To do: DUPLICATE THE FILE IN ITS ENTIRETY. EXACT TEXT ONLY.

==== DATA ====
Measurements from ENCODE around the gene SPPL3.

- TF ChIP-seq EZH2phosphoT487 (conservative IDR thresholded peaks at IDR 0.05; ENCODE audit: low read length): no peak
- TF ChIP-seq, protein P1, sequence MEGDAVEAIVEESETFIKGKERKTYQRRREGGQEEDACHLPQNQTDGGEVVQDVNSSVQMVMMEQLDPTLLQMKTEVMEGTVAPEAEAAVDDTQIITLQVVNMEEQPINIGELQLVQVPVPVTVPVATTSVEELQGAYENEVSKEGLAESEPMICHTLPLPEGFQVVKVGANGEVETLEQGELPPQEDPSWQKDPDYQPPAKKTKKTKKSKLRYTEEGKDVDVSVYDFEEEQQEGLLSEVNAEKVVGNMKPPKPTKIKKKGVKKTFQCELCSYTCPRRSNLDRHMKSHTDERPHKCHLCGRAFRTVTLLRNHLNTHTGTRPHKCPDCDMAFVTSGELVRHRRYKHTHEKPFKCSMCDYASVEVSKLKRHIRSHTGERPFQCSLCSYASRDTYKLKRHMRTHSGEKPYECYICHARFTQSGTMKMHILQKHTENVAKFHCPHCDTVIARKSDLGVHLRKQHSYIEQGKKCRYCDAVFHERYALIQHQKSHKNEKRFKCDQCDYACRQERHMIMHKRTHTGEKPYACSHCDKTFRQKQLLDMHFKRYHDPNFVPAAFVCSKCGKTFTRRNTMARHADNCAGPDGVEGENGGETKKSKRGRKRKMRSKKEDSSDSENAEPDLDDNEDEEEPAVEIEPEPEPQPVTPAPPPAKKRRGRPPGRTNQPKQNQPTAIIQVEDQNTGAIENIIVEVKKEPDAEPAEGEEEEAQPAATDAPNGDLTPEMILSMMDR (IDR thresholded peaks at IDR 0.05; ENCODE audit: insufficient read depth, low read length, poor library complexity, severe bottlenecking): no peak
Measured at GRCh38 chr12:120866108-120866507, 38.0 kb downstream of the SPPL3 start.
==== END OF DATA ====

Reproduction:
Measurements from ENCODE around the gene SPPL3.

- TF ChIP-seq EZH2phosphoT487 (conservative IDR thresholded peaks at IDR 0.05; ENCODE audit: low read length): no peak
- TF ChIP-seq, protein P1, sequence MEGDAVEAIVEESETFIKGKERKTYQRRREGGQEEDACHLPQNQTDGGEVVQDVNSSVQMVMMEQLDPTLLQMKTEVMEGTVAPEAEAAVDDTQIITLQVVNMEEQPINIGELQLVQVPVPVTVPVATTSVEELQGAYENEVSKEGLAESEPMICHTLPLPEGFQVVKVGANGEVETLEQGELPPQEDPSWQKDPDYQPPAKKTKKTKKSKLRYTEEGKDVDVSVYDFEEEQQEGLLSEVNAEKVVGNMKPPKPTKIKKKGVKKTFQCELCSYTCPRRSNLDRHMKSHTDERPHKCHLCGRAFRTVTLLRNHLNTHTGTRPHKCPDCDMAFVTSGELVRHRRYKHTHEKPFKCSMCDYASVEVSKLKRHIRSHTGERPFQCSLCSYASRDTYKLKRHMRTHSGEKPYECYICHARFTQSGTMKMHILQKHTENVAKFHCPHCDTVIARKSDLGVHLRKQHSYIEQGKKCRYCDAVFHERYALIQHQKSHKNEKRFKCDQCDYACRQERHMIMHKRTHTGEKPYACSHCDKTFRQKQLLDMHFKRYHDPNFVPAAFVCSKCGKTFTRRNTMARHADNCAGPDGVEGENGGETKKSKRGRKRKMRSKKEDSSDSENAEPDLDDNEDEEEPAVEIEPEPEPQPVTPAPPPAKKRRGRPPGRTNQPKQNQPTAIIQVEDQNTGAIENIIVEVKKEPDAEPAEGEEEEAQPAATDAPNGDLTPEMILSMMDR (IDR thresholded peaks at IDR 0.05; ENCODE audit: insufficient read depth, low read length, poor library complexity, severe bottlenecking): no peak
Measured at GRCh38 chr12:120866108-120866507, 38.0 kb downstream of the SPPL3 start.